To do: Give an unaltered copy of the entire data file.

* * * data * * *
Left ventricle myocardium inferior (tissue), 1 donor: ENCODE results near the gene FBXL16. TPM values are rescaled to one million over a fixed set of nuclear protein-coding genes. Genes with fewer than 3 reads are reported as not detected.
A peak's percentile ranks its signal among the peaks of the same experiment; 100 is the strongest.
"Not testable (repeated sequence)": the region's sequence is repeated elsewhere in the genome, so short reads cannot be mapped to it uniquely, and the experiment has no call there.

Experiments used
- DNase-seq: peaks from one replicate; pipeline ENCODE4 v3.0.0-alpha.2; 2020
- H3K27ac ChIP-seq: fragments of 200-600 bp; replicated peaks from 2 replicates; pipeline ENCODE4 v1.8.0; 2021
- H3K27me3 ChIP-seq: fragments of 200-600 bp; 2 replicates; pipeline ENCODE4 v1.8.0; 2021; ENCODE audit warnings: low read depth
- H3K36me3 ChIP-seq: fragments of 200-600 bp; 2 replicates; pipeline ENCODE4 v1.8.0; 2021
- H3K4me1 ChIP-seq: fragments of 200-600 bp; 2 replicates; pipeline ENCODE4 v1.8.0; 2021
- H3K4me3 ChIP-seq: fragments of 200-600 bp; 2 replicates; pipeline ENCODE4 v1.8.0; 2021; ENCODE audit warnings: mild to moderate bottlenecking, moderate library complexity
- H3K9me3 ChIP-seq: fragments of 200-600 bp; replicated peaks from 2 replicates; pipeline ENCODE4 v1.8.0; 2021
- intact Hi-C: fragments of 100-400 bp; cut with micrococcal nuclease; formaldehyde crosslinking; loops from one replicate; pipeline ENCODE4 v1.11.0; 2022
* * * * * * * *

Left ventricle myocardium inferior (tissue), 1 donor: ENCODE results near the gene FBXL16. TPM values are rescaled to one million over a fixed set of nuclear protein-coding genes. Genes with fewer than 3 reads are reported as not detected.
A peak's percentile ranks its signal among the peaks of the same experiment; 100 is the strongest.
"Not testable (repeated sequence)": the region's sequence is repeated elsewhere in the genome, so short reads cannot be mapped to it uniquely, and the experiment has no call there.

Experiments used
- DNase-seq: peaks from one replicate; pipeline ENCODE4 v3.0.0-alpha.2; 2020
- H3K27ac ChIP-seq: fragments of 200-600 bp; replicated peaks from 2 replicates; pipeline ENCODE4 v1.8.0; 2021
- H3K27me3 ChIP-seq: fragments of 200-600 bp; 2 replicates; pipeline ENCODE4 v1.8.0; 2021; ENCODE audit warnings: low read depth
- H3K36me3 ChIP-seq: fragments of 200-600 bp; 2 replicates; pipeline ENCODE4 v1.8.0; 2021
- H3K4me1 ChIP-seq: fragments of 200-600 bp; 2 replicates; pipeline ENCODE4 v1.8.0; 2021
- H3K4me3 ChIP-seq: fragments of 200-600 bp; 2 replicates; pipeline ENCODE4 v1.8.0; 2021; ENCODE audit warnings: mild to moderate bottlenecking, moderate library complexity
- H3K9me3 ChIP-seq: fragments of 200-600 bp; replicated peaks from 2 replicates; pipeline ENCODE4 v1.8.0; 2021
- intact Hi-C: fragments of 100-400 bp; cut with micrococcal nuclease; formaldehyde crosslinking; loops from one replicate; pipeline ENCODE4 v1.11.0; 2022